Note: * Greenfield Investments are a form of Foreign Direct Investment where a parent company starts a new venture in a foreign country by constructing new operational facilities from the ground up.



Main Investing Countries 2019, in %
Netherlands 20.8
Spain 20.1
Luxembourg 19.2
France 6.8
United Kingdom 6.6
Germany 3.5
Brazil 2.0
Switzerland 2.0
Main Invested Sectors 2019, in %
Financial and insurance activities 23.2
Professional, scientific and technical activities 17.5
Wholesale and retail trade 8.8
Real estate 8.0
Manufacturing 7.3
Information and communication 4.6
Construction 2.2

Source: OECD Statistics, Latest data available.

Form of Company Preferred By Foreign Investors
Public limited company, SA
Form of Establishment Preferred By Foreign Investors
Main Foreign Companies
The leading case of successful foreign investment in Portugal is that of «Autoeuropa», a Volkswagen project in the Setúbal peninsula with an initial investment of 2 billion euros. Because it was so large, the State moderated the negotiations on salaries etc. It is also a pole for other companies making components for the automobile industry.
Foreign companies active in Portugal include: BMW, Volkswagen, Mercedes Benz, Google, Zalando, Vestas, McDonalds, etc.
Sources of Statistics
Banco de Portugal
Statistics Portugal (INE)

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What to consider if you invest in Portugal

Strong Points

Portugal was one of the countries which was the most strongly hit by the economic crisis of the late 2000s. Thanks to a policy of rigor and the implementation of reforms of the banking sector, of pensions and of the labour market, the country has since regained an interesting economic competitiveness and has begun a deep diversification of its exports (both sectoral and geographical). Its economy has stabilised, with a GDP growth of 4% in 2022 (IMF forecasts) based on its main strengths:

  • A skilled and often multilingual workforce at a significantly lower cost than other Western European countries
  • A system promoting investment in innovation and R&D, which has enabled the country to attract new FDI, essential to its development. The large number of multinationals from all sectors testifies to it.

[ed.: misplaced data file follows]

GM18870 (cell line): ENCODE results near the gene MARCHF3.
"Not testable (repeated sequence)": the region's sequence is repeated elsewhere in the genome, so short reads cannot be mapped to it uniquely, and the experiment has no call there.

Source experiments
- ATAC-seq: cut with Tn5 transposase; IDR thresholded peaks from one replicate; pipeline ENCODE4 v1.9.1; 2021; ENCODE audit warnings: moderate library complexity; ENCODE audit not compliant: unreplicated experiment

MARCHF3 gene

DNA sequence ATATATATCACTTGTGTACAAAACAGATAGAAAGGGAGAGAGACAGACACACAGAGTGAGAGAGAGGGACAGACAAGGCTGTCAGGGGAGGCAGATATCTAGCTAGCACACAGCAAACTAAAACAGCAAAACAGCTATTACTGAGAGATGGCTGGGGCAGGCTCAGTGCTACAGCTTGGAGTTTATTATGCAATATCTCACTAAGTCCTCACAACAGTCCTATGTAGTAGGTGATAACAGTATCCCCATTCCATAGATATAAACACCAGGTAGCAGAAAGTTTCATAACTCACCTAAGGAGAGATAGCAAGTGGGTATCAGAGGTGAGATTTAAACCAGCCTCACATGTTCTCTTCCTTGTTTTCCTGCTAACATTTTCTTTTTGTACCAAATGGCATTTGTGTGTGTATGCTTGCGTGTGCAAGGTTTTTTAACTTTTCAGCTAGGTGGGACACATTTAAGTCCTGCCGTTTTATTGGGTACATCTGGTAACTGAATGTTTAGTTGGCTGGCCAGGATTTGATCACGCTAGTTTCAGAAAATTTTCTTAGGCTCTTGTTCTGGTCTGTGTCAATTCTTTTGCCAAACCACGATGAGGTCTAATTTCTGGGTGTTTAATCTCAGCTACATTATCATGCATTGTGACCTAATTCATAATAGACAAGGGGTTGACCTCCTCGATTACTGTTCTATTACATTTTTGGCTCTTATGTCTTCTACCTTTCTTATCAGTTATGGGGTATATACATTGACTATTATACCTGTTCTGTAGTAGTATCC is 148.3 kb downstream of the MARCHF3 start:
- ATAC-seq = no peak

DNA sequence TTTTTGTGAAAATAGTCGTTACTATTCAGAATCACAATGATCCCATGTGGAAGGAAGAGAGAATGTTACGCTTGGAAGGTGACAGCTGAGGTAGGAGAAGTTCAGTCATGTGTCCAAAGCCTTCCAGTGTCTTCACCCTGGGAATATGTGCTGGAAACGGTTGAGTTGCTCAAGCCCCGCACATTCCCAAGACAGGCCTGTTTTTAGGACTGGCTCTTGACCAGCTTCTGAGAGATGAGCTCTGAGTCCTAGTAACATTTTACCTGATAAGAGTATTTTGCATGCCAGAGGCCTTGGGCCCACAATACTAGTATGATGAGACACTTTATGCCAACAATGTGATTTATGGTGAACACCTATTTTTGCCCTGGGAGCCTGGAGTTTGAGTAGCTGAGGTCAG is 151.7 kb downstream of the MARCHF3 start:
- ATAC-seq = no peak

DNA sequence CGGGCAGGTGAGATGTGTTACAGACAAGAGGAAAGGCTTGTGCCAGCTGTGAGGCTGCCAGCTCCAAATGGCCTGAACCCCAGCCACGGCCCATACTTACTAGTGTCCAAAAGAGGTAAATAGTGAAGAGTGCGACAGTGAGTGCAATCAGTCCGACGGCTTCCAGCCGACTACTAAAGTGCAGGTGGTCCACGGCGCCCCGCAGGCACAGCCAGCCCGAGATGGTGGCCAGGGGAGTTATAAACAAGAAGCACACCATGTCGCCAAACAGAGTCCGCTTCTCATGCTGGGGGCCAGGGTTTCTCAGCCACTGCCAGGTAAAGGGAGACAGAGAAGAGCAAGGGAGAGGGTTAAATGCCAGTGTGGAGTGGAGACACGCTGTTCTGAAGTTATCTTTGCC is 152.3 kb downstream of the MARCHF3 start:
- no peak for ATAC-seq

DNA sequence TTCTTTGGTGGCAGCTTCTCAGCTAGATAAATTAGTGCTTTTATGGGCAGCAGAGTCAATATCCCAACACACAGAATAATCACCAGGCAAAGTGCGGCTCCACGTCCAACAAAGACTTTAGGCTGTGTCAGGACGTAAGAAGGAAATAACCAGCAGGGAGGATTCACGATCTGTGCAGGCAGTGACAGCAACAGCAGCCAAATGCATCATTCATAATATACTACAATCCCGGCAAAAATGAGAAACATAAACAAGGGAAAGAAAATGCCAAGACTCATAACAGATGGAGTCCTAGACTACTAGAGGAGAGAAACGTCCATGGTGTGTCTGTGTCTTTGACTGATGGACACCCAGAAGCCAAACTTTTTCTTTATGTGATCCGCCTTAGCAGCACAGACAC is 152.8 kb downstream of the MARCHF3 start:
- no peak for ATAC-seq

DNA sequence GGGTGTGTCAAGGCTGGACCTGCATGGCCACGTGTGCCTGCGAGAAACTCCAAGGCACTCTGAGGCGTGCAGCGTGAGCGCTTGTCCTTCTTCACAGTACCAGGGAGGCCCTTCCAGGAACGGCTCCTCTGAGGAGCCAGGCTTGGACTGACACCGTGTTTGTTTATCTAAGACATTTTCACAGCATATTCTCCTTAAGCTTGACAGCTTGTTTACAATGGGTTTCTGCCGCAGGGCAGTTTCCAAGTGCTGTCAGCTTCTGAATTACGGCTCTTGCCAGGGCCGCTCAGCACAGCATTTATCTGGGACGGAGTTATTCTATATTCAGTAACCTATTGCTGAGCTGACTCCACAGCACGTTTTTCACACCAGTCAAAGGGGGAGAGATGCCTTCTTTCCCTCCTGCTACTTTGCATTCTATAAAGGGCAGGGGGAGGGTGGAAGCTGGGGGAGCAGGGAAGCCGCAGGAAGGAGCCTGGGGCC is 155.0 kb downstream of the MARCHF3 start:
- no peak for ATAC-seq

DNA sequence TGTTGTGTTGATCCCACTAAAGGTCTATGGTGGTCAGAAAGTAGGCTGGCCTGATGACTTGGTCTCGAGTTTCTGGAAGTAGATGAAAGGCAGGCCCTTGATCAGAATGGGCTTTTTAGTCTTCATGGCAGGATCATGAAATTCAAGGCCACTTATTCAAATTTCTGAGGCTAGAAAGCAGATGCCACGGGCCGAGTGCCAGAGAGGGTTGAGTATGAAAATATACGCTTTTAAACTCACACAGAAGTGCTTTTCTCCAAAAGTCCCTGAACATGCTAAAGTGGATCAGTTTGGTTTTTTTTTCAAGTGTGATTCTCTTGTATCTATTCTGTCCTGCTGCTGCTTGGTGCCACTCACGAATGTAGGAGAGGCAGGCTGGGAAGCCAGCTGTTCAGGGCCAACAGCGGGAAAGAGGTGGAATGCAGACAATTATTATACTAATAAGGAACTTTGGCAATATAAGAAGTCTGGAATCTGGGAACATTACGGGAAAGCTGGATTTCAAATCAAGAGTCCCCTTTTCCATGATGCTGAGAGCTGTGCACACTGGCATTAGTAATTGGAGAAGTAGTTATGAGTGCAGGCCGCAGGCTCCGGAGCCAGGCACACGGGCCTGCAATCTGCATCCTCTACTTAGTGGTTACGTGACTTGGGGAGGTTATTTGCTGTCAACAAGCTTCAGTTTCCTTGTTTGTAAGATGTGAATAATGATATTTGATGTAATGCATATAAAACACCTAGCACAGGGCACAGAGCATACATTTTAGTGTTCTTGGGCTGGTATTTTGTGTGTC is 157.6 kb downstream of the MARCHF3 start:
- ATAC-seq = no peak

• Its strategic international relations with Europe, Africa and America, in addition to its membership of the European Union, allow Portugal to maintain close ties with its former colonies such as Brazil, Mozambique, Macao and Angola, and can serve as a gateway to other Portuguese-speaking markets
  • Early sectoral and geographical diversification of exports
  • Political stability and fluid governance
  • A good business environment (the country was ranked 39th on the World Bank's Doing Business 2020 report.
Weak Points

The main weaknesses of Portugal's economy include:

  • High unemployment rate
  • Economy is weakened by high levels of private and public debt
  • Small population
  • Low productivity
  • Underdeveloped manufacturing sector
  • Rigidity of labour law.
Government Measures to Motivate or Restrict FDI
In recent years, Government policies have prioritised the promotion of Portugal’s appeal to foreign investors. As a result, taxation procedures have been simplified, effective warehouse and transport logistics have been developed (especially in the Sines terminal located in the southwest of Portugal) and telecommunication infrastructure has been improved. The Government has also worked to establish the AICEP - an agency for investment and foreign trade. The Government adopted the golden visa residence programme, which is a simple and fast-track residence permit programme designed to attract foreign investment into the country. Other measures implemented to help draw investment include easing some labour regulations to increase workplace flexibility and creating a special aid regime for large products (over EUR 25 million).